The genius of Rick Rubin: instinct over technique
When it comes to record production, Rick Rubin’s name stands among the greats. His uncanny ability to produce hit after hit across diverse musical genres is a testament to his unique approach – an approach that, surprisingly, holds valuable lessons for CrossFit coaches.
Rubin’s musical genius lies not in his technical abilities, but in his instinct and taste. He doesn’t play an instrument or sing. Instead, he uses his finely honed instincts and a clear vision of what he likes and dislikes to guide artists towards their best work.
Consider the story of Jay-Z’s hit song, 99 Problems. Rubin suggested that Jay-Z perform the initial section of the song a cappella, with the music kicking in later. He couldn’t demonstrate the idea, he could only describe it. This minor tweak resulted in one of the biggest and most iconic songs of our time.
Guiding athletes effectively with communication and intuitiveness
This story demonstrates Rubin’s ability to make intuitive judgments and communicate effectively, two skills that are paramount for a CrossFit coach. As a coach, your success isn’t defined by your ability to perform the movements but by your ability to teach and inspire others to perform them.
Rubin’s philosophy is rooted in his acute sense of taste. He’s honest about what he likes and doesn’t shy away from telling artists when their work isn’t up to par. As a CrossFit coach, developing a ‘taste’ for good movement, efficient strategy, and effective motivation is crucial. This discernment allows you to guide your athletes towards better performance.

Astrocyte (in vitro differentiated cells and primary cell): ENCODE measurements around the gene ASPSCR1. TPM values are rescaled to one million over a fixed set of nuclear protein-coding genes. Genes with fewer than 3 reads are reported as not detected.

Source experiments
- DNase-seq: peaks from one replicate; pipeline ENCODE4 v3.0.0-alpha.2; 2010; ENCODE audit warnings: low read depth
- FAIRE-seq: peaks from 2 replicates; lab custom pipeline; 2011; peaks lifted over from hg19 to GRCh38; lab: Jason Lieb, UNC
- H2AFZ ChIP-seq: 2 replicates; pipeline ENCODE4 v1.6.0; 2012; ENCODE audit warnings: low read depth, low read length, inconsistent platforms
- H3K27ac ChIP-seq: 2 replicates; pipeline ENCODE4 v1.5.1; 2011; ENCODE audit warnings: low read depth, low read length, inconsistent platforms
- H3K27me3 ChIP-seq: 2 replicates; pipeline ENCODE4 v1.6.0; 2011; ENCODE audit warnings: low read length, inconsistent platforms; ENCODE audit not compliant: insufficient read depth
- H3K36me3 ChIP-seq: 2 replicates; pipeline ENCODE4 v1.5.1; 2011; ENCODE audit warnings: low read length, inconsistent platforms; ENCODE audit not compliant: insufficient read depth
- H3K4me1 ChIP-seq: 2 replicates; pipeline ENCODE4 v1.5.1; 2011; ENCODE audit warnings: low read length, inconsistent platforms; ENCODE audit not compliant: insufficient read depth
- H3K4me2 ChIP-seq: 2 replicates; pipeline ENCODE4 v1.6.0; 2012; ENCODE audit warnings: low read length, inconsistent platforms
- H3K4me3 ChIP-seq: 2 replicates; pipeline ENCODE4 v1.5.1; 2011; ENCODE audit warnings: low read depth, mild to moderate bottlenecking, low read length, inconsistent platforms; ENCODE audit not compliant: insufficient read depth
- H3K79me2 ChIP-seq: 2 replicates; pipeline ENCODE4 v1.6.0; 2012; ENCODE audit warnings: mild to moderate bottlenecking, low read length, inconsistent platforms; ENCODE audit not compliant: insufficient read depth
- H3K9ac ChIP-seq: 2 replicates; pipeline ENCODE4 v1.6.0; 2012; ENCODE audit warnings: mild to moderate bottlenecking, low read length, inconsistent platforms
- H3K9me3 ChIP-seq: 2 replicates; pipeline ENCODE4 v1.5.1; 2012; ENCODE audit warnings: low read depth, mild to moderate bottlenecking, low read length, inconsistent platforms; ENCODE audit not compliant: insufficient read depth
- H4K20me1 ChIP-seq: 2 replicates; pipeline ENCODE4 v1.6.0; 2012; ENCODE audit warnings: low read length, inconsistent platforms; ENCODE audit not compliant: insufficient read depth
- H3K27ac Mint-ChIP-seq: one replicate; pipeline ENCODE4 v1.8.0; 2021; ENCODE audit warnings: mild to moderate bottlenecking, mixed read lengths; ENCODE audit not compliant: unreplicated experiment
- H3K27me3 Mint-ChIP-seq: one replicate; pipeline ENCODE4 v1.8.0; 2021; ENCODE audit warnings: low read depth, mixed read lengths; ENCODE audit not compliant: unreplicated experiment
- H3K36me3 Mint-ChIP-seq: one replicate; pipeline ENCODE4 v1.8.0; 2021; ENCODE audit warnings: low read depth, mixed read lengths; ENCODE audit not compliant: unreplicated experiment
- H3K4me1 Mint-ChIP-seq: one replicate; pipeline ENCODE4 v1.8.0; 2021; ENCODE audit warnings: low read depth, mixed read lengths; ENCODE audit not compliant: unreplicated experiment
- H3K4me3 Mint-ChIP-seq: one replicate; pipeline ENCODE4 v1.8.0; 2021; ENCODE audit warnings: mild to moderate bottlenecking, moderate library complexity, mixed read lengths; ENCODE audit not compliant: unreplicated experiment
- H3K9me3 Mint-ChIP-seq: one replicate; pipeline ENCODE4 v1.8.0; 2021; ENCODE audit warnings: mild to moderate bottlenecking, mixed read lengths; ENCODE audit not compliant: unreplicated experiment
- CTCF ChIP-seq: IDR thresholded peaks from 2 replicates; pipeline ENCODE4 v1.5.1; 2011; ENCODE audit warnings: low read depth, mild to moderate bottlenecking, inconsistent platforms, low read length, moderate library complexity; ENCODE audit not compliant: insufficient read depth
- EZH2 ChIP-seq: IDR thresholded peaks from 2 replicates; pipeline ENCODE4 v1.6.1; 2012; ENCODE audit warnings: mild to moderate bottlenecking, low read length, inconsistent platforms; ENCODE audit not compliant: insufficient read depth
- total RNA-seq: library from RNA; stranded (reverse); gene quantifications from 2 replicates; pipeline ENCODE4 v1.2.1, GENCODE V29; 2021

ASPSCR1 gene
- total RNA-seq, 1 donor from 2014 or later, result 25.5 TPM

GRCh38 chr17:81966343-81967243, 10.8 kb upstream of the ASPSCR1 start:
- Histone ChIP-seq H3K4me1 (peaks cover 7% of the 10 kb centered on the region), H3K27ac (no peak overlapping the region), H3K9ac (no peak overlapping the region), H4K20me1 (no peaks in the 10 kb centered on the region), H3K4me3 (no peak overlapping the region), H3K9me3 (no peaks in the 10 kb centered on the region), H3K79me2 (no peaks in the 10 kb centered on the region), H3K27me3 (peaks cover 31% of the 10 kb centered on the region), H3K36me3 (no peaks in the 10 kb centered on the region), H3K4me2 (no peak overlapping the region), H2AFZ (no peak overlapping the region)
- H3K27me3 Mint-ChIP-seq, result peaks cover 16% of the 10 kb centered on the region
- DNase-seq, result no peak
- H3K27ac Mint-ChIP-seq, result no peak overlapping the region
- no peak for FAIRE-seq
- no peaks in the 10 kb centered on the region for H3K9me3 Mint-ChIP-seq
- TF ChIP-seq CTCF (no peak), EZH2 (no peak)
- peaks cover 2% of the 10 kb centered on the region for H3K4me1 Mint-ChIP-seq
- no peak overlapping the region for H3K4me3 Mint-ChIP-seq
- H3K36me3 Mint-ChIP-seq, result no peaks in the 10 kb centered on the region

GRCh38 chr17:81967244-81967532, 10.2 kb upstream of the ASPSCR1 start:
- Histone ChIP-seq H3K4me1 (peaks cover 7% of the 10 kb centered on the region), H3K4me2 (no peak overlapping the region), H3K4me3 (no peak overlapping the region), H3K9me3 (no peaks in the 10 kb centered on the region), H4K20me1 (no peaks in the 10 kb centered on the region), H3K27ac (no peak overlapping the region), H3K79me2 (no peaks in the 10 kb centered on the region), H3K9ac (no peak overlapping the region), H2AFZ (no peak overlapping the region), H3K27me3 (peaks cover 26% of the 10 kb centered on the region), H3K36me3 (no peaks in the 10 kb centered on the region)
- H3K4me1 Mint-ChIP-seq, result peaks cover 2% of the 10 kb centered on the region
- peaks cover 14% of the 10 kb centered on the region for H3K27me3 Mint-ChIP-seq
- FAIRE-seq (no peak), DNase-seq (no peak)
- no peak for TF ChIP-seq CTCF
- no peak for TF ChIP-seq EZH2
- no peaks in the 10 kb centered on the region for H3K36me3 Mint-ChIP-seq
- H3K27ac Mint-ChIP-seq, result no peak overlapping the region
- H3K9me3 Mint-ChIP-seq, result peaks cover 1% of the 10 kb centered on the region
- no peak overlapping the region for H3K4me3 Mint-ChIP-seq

But taste without communication is like a song unheard. Rubin’s success lies not just in his ability to recognise potential, but also in his ability to convey his insights to the artists he works with. The same is true for CrossFit coaches. It’s not enough to know what good movement looks like; you need to communicate this effectively to your athletes, helping them understand and implement your feedback.
Innovation through tailoring to individual needs
Lastly, Rubin’s approach underscores the importance of innovation. His work across a broad range of genres showcases his ability to think outside the box and bring something new to each project. This type of innovation is crucial in CrossFit coaching. Each athlete is different, and a one-size-fits-all approach is unlikely to yield the best results. Just like Rubin tailors his approach to each artist, a good coach must customise their coaching to each athlete’s needs, abilities, and goals.
Rick Rubin’s approach to music offers valuable insights for CrossFit coaches. His principles of taste, instinct, and innovation serve as a blueprint for effective coaching. So, as you step into the box, channel your inner Rick Rubin. Hone your instincts, develop your taste, and dare to innovate. Your athletes – and their performances – will thank you.